Anfinsen received the Nobel price in 1972 for discovering the fundamental principle that polypeptide chains may spontaneously reach their native conformation without assistance from other macromolecules. Yet, in 1989 Lorimer and collaborators found that the bacterial protein GroEL controlled the folding assembly of recombinant proteins in the crowded environment of bacterial cells (Goloubinoff et al., 1989 Nature 337, 44-47). Moreover, it was demonstrated in vitro that the chaperone GroEL can passively prevent the aggregation of artificially unfolded proteins and use the energy of ATP hydrolysis to promote the proper refolding of misfolded protein species to their native state (Goloubinoff et al., 1989 Nature 342, 884-889). Twenty-five years ago these seminal findings opened a new field of research that focused on the post-translational events in the life of proteins. Processes such as folding, translocation, misfolding, native assembly or toxic aggregation may necessitate, in the complex environment of the cell cytoplasm, the passive assistance of “holding chaperones” and the active intervention of unfolding and disaggregating chaperones.

The research on the molecular mechanisms by which various chaperones regulate protein homeostasis generated, since 1989, over 20’000 scientific publications, which contributed to the understanding of the causes for cell ageing, neurodegenerative diseases, for the resistance of cancers to chemotherapy and for the failure of various organisms, such as land plants and humans, to withstand extreme abiotic stresses, heat-shock in particular.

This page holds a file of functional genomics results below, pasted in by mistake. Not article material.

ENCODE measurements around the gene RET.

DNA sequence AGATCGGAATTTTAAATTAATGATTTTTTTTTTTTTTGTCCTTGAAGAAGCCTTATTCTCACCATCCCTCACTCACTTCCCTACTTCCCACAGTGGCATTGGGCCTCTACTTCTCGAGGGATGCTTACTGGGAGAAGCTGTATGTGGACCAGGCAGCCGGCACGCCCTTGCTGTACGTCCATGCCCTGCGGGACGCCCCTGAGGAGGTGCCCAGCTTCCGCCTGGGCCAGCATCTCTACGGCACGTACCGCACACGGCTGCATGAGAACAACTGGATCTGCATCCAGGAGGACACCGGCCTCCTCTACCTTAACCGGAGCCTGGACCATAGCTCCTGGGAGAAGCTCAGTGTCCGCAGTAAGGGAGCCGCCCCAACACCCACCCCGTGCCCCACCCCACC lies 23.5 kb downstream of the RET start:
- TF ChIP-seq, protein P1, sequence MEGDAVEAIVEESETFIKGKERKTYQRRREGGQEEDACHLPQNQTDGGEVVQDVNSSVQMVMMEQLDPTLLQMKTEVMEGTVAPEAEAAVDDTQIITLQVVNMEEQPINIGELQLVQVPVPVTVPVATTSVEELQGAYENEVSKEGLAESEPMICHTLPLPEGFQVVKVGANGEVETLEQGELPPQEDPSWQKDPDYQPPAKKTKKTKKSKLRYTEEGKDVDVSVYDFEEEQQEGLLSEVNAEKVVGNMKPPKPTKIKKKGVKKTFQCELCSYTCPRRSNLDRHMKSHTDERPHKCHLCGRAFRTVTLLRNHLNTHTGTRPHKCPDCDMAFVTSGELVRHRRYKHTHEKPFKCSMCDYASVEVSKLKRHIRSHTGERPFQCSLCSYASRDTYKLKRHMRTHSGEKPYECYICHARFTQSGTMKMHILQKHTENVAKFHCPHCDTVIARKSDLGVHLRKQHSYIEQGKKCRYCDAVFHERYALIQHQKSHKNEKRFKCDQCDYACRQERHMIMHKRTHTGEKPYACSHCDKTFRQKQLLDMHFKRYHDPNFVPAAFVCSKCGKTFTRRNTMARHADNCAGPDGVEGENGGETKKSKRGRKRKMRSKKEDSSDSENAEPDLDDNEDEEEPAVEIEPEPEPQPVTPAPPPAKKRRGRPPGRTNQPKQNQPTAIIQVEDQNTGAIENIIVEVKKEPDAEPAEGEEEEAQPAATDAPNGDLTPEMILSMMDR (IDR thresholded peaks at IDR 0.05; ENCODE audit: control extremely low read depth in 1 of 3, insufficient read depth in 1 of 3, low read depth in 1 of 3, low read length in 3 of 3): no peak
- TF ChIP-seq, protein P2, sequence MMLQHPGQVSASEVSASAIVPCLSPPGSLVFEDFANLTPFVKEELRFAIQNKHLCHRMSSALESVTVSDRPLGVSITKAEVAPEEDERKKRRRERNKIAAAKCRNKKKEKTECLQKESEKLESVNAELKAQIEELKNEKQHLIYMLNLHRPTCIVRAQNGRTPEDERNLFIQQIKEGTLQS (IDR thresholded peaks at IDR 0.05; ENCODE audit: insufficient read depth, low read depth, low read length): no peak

The purpose of this 2 days mini-symposium is to gather on this 25th anniversary, the protagonists that contributed to the initial discovery of molecular chaperones and that are still active experimentalists, and also bring from the US, Europe, Israel and Japan a number of key group leaders in the field of GroEL and CCT chaperonins (see tentative program below).